The criterion for the resolution of two sources is that the central maximum of the single slit interference pattern of one source falls on the first minimum of the pattern of the second source.
How it works:
Each laser beam passing through the slit will form a diffraction pattern on the screen. With the aperture closed down, the pattern will be spread out and the central maxima of both sources will overlap giving a blurry image. Opening up the aperture and the diffraction patterns will get narrower, until the point...
How could the fluorescence of the glass in a Crooke's tube generate x-rays? This was the question Henri Becquerel addressed in 1896. His experiments with fluorescence in uranium salts and subsequent discovery of radioactivity are recreated in this demonstration.
How it works
Instead of uranium salts, we use a green glass candy dish—the green glass being uranium glass, a popular consumer item in the 1950's! The green glass fluoresces brilliantly when illuminated by UV (a "black light") and, although not particularly "hot," a Geiger-Mueller counter held...
Smoke cell under microscope; smoke particles seen bombarded by air molecules.
What it Shows
Brownian motion shows direct evidence of the incessant motion of matter due to thermal energy. Here we use the random bombardment of smoke particles by air molecules.
How it Works
The CENCO Brownian Movement Apparatus consists of a metal chamber with a glass viewing window on top and a lens on one side (see figure 1). Smoke from a piece of smoldering rope or match is drawn into the chamber through an inlet tube by squeezing the rubber bulb....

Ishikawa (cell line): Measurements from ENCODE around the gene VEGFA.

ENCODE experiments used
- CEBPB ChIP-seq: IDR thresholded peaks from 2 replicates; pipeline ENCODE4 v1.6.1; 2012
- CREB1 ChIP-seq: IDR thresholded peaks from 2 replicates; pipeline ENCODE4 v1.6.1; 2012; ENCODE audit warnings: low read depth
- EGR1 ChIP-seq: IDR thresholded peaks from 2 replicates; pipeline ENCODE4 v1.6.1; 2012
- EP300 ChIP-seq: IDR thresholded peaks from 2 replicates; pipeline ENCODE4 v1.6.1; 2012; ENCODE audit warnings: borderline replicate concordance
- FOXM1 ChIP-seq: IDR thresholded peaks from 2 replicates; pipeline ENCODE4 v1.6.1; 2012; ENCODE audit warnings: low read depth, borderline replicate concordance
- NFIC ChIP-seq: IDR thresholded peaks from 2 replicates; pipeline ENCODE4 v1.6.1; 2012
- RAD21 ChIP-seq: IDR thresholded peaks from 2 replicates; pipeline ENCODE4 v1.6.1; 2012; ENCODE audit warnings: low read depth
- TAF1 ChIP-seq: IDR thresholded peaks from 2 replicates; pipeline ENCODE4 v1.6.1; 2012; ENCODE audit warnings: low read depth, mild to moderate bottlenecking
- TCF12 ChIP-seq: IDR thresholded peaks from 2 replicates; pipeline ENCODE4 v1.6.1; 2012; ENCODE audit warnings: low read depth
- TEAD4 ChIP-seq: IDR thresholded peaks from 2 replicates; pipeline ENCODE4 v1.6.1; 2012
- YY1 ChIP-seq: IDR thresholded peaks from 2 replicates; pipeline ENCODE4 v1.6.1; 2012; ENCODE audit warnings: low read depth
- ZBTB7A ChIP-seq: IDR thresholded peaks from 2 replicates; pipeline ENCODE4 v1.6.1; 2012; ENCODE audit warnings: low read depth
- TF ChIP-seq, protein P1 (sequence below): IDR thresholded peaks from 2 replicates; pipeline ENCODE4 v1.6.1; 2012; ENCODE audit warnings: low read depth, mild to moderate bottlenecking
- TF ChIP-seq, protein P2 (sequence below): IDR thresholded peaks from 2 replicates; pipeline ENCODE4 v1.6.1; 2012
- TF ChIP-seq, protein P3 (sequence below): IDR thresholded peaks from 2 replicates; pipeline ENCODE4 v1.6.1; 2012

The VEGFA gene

Blue balloon with hydrogen, green balloon with helium, red balloon in back with hydrogen and oxygen mixture, and, on a cart, a red water balloon on large watch glass. Candle on a stick with matches, and a needle in the end to prick the water balloon.
Safety glasses and hearing protection is required for the demonstrator and anyone else who can't cover their ears for the red balloon.
A small crude spindly model of a cow is able to support five times its own weight. Another model, scaled up exactly six times in all dimensions, collapses under its own weight! Assuming that strength is proportional to cross-sectional area (∝ dimension 2) and weight is proportional to volume (∝ dimension 3), simply scaling the model up geometrically leads to the situation where the weight is too great for its strength.
How it works:
This demonstration was inspired by R.H. Stinson's apparatus note in the AJP (see References...